Posted Sep 28, 2022, 4:59 PMUpdated on Sep 28, 2022 at 6:21 PM
In the evolution of the level of students since 2015, there is good news and bad news. The Ministry of National Education has just published two studies carried out within the framework of the “Cedre” system, which assesses the achievements of pupils at the end of primary school and at the end of secondary school with regard to the objectives set by the school programs.
For primary school, the 2021 test concerned pupils who entered CP in 2016, i.e. one year before the implementation of the policy of splitting classes in priority education. At the end of primary school, the level of achievements of these pupils “increased slightly, after twelve years of stability”, notes the statistical service of the Ministry of National Education. In 2021, 62.5% of them had a satisfactory command of the skills required at the end of primary, compared to 60% in 2015. In other words, nearly 40% of pupils do not have this mastery before entering sixth grade. .
The Ministry of Education, however, welcomes the increase in the overall level, “all the more notable” as it comes one year after the closure of schools due to the pandemic. Moreover, if the girls are “always more efficient”, the boys “reduce the gaps”.
Behind this overall increase, the results are fragile. The proportion of pupils belonging to the weakest groups has been stable since 2015. The increase in the overall level is driven by pupils from the public sector excluding priority education. The performance gap between students in priority education and non-priority education has increased. And the differences in levels are always “very marked by the social origin of the students”. “The level gap between schools welcoming the most socially advantaged pupils and those welcoming the least advantaged pupils is around 30 points and has been stable since 2015”, underlines the study.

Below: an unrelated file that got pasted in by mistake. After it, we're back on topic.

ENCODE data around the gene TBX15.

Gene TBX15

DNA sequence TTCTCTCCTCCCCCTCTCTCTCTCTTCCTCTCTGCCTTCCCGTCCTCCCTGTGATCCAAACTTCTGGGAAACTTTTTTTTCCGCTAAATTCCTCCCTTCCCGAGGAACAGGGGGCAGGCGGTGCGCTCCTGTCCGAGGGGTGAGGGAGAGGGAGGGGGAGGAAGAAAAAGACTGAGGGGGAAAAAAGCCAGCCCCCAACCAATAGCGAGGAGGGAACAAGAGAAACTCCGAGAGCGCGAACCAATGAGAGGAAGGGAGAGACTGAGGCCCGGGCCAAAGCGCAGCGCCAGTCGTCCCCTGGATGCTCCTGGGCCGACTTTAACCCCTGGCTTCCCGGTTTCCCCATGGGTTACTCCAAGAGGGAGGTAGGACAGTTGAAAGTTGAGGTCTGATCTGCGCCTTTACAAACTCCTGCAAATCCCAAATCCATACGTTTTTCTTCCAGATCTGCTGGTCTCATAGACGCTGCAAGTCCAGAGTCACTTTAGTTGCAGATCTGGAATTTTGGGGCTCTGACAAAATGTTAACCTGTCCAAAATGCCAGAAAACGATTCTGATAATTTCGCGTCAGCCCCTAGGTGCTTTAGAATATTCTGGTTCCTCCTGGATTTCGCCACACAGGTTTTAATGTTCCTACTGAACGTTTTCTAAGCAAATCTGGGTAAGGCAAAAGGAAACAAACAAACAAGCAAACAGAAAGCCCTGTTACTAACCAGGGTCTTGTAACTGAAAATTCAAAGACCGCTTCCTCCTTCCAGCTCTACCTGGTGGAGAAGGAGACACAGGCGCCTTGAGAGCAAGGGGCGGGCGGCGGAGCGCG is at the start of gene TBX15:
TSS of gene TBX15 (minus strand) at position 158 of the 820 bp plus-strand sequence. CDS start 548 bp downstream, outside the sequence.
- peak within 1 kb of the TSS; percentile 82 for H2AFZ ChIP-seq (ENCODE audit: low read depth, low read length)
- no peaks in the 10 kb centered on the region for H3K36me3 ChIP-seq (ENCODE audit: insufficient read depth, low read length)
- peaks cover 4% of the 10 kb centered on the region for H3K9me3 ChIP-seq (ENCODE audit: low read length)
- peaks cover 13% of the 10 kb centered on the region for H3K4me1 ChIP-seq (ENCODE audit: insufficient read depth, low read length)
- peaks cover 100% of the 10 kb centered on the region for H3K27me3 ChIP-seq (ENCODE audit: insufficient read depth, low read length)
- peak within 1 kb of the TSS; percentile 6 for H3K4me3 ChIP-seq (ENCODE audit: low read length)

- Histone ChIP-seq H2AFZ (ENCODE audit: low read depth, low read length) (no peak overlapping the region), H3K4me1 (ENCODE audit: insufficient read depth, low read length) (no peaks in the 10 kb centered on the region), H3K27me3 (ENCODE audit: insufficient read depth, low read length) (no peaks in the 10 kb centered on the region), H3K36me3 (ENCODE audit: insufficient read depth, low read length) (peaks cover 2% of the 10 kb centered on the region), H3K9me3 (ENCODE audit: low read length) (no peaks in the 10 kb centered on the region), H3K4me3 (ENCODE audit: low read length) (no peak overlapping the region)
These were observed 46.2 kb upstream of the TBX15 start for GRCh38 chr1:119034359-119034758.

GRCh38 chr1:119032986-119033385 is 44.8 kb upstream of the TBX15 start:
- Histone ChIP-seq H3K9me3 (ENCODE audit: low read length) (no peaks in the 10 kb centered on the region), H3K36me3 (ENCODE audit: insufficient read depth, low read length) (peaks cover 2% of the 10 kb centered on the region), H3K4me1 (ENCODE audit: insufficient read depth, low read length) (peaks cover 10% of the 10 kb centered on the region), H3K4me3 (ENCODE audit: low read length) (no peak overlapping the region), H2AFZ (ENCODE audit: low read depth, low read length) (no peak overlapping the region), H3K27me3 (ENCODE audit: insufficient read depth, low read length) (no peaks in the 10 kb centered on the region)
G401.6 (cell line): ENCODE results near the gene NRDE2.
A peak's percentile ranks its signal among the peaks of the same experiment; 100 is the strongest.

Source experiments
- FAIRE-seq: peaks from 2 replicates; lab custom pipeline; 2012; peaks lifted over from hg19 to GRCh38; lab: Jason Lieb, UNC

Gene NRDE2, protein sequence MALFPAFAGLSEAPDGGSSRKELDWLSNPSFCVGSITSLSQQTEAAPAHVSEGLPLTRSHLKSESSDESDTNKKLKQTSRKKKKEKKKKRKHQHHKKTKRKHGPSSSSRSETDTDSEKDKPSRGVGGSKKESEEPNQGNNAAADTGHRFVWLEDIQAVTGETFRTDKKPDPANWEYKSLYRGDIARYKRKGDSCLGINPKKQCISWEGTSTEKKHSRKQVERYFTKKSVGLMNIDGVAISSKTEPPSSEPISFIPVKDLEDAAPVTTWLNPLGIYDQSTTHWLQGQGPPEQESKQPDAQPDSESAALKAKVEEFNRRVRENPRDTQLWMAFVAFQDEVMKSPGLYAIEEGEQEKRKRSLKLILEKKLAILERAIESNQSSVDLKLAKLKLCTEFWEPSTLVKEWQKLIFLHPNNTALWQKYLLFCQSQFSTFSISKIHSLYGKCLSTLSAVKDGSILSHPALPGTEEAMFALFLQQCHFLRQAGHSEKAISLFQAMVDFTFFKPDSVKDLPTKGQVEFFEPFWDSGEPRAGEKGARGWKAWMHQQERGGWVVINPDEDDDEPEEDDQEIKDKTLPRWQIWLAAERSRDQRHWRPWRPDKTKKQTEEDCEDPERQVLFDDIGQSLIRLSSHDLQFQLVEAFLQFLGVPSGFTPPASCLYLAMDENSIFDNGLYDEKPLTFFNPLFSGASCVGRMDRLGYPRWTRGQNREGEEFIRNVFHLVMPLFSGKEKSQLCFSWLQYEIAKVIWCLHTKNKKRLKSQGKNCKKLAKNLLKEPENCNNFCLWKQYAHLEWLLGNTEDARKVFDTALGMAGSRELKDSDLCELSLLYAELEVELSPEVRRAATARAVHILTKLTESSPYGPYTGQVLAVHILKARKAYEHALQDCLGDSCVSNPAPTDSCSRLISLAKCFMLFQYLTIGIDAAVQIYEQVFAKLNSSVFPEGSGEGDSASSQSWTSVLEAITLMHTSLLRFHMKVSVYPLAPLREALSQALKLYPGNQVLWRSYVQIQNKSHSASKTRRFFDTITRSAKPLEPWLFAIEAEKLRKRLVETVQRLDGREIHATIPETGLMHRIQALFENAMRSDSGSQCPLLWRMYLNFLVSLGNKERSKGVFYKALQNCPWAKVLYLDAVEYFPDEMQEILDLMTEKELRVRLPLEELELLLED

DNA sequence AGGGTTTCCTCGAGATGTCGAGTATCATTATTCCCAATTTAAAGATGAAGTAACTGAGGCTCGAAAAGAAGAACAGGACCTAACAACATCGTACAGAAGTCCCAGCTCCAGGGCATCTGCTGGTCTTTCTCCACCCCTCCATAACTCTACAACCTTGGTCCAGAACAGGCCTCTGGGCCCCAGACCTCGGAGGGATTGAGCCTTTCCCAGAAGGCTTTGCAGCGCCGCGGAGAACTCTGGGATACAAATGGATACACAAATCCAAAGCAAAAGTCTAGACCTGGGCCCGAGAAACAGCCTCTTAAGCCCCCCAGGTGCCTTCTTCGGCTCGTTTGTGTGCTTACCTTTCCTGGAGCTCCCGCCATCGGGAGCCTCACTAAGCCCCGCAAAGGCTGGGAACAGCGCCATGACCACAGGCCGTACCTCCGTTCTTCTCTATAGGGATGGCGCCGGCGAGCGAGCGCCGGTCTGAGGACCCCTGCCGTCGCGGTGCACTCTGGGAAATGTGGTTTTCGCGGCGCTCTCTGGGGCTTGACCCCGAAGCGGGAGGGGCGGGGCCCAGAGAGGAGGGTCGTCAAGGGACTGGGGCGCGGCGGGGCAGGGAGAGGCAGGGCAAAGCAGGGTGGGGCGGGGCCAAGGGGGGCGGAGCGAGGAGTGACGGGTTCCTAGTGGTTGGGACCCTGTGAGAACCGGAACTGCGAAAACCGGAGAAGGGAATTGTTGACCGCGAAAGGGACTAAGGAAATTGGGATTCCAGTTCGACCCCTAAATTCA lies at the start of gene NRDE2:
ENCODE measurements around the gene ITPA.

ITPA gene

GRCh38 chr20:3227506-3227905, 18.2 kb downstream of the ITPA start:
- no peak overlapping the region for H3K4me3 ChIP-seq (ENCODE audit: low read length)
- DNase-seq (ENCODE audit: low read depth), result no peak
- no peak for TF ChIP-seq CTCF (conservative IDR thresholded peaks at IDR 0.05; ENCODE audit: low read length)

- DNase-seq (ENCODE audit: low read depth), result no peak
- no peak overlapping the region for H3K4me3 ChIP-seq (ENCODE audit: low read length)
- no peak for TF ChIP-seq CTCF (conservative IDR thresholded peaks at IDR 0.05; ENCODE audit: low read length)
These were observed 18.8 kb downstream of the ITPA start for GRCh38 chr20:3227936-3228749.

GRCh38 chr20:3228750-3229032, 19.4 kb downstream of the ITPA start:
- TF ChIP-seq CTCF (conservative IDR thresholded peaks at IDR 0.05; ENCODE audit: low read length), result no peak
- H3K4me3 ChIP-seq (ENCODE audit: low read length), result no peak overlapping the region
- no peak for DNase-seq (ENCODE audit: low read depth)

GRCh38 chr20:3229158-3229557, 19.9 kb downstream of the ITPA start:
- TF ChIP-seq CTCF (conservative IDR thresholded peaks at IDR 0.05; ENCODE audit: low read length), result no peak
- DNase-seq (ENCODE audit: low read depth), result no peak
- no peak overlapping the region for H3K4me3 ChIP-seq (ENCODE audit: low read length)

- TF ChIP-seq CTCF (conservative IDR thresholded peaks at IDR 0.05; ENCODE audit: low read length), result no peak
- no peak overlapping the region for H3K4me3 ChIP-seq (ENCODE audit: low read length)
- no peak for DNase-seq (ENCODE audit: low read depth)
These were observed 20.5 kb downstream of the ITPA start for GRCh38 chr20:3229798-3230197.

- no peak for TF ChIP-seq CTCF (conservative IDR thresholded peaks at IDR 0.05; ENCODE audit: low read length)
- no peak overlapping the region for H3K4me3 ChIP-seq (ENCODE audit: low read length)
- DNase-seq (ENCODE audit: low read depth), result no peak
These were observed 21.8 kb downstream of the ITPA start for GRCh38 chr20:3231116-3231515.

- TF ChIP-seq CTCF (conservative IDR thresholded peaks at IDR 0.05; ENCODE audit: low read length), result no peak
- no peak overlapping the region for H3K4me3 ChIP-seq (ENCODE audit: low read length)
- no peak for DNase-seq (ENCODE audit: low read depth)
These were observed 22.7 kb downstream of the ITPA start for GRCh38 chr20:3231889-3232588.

At both ends of the study’s performance scale, there are only 9.2% of critical readers “able to grasp the atmosphere and tone of a text to understand the intentions of the characters”. On the weakest side, 11% are “poor comprehensors” or even have very great difficulty reading.
In college, the boys down
The second note relates to the college and the results of the pupils who were in third in 2020-2021, in public and private establishments under contract. The overall results are “stable” between 2015 and 2021. Again, the ministry welcomes this, recalling the closure of establishments during confinement.
But other indicators reflect a deterioration in results. Among boys first: the performance gap in favor of girls is 12 points, compared to 6 in 2015. In 2021, more than one in five boys will have difficulty understanding outside the context of everyday life. They are a little more than five out of ten to have a satisfactory level of mastery at the end of the third year, against nearly six out of ten girls – for the latter, the results are stable.
In addition, so-called “late” pupils (older than their classmates) are fewer in number but more in difficulty. Less than a quarter (22.7%) of them have a satisfactory command of the skills expected at the end of year three, compared to more than a third (35.5%) in 2015.
A third of “discouraged” college students
In priority education too, the results are down, with an 8-point drop since 2015: 30.2% of students there are in difficulty, compared to 16.6% outside priority education. The study evokes the effects of the pandemic: middle school students in priority education are those who had the most difficulty working between March and May 2020. The weight of social origin is also confirmed on the performance results of the students in the most and least advantaged schools.
In total, about a third of middle school students at the end of the third year say they are “quickly discouraged or deprived of strategies” when it comes to reading. To the question “when I am asked to read a one-page text, I am discouraged in advance”, 37.5% of students say they “tend to agree” or “totally agree “. And more than a third of college students (31.3%) feel in difficulty when they have to justify an answer.
The Minister of Education, Pap Ndiaye, promised to reform the college to curb the dropout, in particular the sixth class, considered as “pivotal”.